How Good Are You Really At Assessing Potential Threats?

How you ever watched a YouTube demonstration video and said: “How hard can it be?” Later to find out it is a lot harder than expected. I have.

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Training needs to be more than just listening to a lecture or watching someone else complete a task. We should train in ways that allow us to practice our skills. Good training should also assess whether or not we can successfully execute these skills. This is where evaluation comes in.

You might recall in our previous blog post “Measuring Threat Assessment Skills – Evaluating Learning,” we took a deeper dive into Evaluation Level 2 (Learning) and discussed trainee self-reports as an evaluation measure. For self-reports, trainees report their understanding of specific course material (tied to training objectives, of course) on a 1 to 5 scale before and after the training. It is an indicator of learning, but not a great one. It relies on the trainee to report AFTER the training how much they thought they knew BEFORE the training.  It is also subjective; it measures what trainees think they learned, not what they actually learned.

 A better alternative is to test the trainee before and after training, to measure what they knew before the training then measure again afterwards. We can then assess change and improvement. This also more objective.   

Pre and Post-Tests

You can test knowledge or skills. A simple approach to assessing knowledge is testing comprehension and understanding of the delivered material. This can be nothing more than true-false or multiple-choice questions on course content; an easy process in online learning. Testing can be harder in instructor-led courses where time is limited and when class sizes are large, but that does not mean it shouldn’t be attempted.

The second and better way to evaluate learning is to test skill improvement; can trainees perform the task that you trained them on better after the training. It is best if you have trainees complete a pre-test to make sure that skill improvement is actually attributable to the training.

If you spend thousands of dollars on training and your officers already knew what they were doing before the training (as revealed in pre-testing) or trainees didn’t increase their skills (based on pre and post testing), then you might not want to pay for more for that training in the future.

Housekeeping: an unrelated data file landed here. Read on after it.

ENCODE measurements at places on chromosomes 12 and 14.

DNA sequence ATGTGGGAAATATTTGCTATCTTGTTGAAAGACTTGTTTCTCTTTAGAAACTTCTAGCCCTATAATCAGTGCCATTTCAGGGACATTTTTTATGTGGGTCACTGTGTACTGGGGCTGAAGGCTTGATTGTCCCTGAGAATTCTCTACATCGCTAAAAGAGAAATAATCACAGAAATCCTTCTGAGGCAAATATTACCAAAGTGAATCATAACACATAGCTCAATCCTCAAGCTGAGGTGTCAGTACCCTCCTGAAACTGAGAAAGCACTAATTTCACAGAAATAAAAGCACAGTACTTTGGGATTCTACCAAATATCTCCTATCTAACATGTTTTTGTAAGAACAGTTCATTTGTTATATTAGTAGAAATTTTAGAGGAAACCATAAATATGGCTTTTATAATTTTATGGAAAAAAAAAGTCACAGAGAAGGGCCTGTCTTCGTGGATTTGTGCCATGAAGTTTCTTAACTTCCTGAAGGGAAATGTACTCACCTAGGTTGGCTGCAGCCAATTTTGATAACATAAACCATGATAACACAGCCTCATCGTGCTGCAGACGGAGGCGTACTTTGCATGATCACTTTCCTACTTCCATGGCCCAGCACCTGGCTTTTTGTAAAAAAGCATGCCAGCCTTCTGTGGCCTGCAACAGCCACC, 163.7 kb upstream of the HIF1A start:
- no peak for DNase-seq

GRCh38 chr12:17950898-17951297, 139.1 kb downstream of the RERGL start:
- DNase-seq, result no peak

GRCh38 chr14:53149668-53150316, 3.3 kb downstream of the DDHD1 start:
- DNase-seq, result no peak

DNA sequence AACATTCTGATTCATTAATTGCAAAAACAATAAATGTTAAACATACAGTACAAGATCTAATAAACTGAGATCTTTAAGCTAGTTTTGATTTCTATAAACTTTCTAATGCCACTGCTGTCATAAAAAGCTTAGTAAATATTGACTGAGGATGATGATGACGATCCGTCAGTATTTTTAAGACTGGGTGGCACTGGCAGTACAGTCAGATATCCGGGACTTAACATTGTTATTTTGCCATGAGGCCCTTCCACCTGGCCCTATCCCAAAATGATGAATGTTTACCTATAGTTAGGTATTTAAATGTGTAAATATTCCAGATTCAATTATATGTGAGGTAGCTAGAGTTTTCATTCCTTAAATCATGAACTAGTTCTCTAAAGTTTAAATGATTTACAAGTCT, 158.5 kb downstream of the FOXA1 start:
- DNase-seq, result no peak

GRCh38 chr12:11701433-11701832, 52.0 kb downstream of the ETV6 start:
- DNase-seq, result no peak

Skills Testing in Active Threat Assessment

Skills tests should be a valid representation of the skill you want your trainees to perform. Skill testing can be a bit harder than other forms of evaluation, especially with many tasks related to law enforcement. It can also be time-intensive.

For our instructor-led courses, we use a video-based observation task which takes 25 to 30 minutes to complete. In this task, trainees are asked to identify a potential person of interest (POI) who may pose a threat to themselves or others. Trainees watch a video and answer questions about what they observe. There is a set procedure and pre and post-tests are similarly formatted. The assessment is designed so that someone who is NOT trained in active threat assessment methods can complete it.

Threat Assessment Video Clip

Take a quick look at this video clip of the shopping area. We have trainees observe 3 – 4-minute video a scene like this video (at normal speed) and answer questions about:

  1. patterns of consistent behavior in the location;

  2. the extent behavior of specific subjects is deviating from others and the extent these behaviors are deemed as suspicious. 

  3. from those specific individuals, choose if there is a potential person of interest who would require observation or further interdiction based on their behavior.

After the pre-test test, trainees receive 8-hours of training in systematic observation and active threat assessment techniques.

After the training, they take a post-test. From this pre and post-tests, we can measure not only if trainees are better at spotting the bad guy, but also their ability to systematically observe an environment, identify deviating and suspicious behavior, and dismiss people who are NOT a threat. Important, huh?  

In our online Threat Awareness program, we repeatedly test trainees in the active threat assessment skills they learn through a series of practice exercises and practical exams. You can learn more about different threat assessment approaches or active threat assessment in blog posts in our blog (or you can take our training too).

Some Test Results

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We have done pre and post-testing with military personnel, police officers, and police recruits. In a sample of 40 police recruits, 10% successfully identified a person of interest in the pre-test  After training, 71% of recruits successfully identified a person of interest.  

In our post-tests, even observers who did not correctly identify the person of interest were more likely to ignore individuals who were not a threat and focus on those who were showing suspicious behavior.

This improvement is impressive and shows that observation is a learned skill that improves with a systematic approach and practice.  

Wrapping it up.

Training is expensive. It costs you money and time. Evaluate the training your officers receive in order to maximize your training dollars. Don’t hesitate to reach out if you want to talk to us about training evaluation and making sure your officers learn what they should.

If you want to see how good you are at assessing threats, take our free Intro to Active Threat assessment training and find out.

Nathan Meehan Ph.D.